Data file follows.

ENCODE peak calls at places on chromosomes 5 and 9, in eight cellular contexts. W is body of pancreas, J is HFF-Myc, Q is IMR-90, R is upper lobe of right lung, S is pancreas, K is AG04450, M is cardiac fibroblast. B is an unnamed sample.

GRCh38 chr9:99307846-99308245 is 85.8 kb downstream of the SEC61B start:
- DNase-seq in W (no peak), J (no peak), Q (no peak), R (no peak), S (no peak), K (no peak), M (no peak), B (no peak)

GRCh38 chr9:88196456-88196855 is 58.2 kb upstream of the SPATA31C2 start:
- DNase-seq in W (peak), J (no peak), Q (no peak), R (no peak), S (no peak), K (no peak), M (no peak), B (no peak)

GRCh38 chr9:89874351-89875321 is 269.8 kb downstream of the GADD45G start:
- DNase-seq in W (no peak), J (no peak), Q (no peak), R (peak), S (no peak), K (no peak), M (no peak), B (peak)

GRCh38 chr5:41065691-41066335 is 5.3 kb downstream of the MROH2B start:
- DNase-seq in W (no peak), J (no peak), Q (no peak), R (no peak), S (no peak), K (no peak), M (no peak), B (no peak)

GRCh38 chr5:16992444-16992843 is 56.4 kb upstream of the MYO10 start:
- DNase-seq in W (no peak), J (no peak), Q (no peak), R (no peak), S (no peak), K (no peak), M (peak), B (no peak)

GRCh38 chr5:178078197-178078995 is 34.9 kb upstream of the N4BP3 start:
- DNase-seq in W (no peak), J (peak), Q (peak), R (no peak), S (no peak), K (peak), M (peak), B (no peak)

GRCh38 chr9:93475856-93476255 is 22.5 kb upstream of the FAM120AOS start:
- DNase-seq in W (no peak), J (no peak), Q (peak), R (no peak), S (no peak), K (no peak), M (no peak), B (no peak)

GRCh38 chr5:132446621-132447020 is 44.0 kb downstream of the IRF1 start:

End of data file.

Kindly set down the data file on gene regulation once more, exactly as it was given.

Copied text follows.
ENCODE peak calls at places on chromosomes 5 and 9, in eight cellular contexts. W is body of pancreas, J is HFF-Myc, Q is IMR-90, R is upper lobe of right lung, S is pancreas, K is AG04450, M is cardiac fibroblast. B is an unnamed sample.

GRCh38 chr9:99307846-99308245 is 85.8 kb downstream of the SEC61B start:
- DNase-seq in W (no peak), J (no peak), Q (no peak), R (no peak), S (no peak), K (no peak), M (no peak), B (no peak)

GRCh38 chr9:88196456-88196855 is 58.2 kb upstream of the SPATA31C2 start:
- DNase-seq in W (peak), J (no peak), Q (no peak), R (no peak), S (no peak), K (no peak), M (no peak), B (no peak)

GRCh38 chr9:89874351-89875321 is 269.8 kb downstream of the GADD45G start:
- DNase-seq in W (no peak), J (no peak), Q (no peak), R (peak), S (no peak), K (no peak), M (no peak), B (peak)

GRCh38 chr5:41065691-41066335 is 5.3 kb downstream of the MROH2B start:
- DNase-seq in W (no peak), J (no peak), Q (no peak), R (no peak), S (no peak), K (no peak), M (no peak), B (no peak)

GRCh38 chr5:16992444-16992843 is 56.4 kb upstream of the MYO10 start:
- DNase-seq in W (no peak), J (no peak), Q (no peak), R (no peak), S (no peak), K (no peak), M (peak), B (no peak)

GRCh38 chr5:178078197-178078995 is 34.9 kb upstream of the N4BP3 start:
- DNase-seq in W (no peak), J (peak), Q (peak), R (no peak), S (no peak), K (peak), M (peak), B (no peak)

GRCh38 chr9:93475856-93476255 is 22.5 kb upstream of the FAM120AOS start:
- DNase-seq in W (no peak), J (no peak), Q (peak), R (no peak), S (no peak), K (no peak), M (no peak), B (no peak)

GRCh38 chr5:132446621-132447020 is 44.0 kb downstream of the IRF1 start: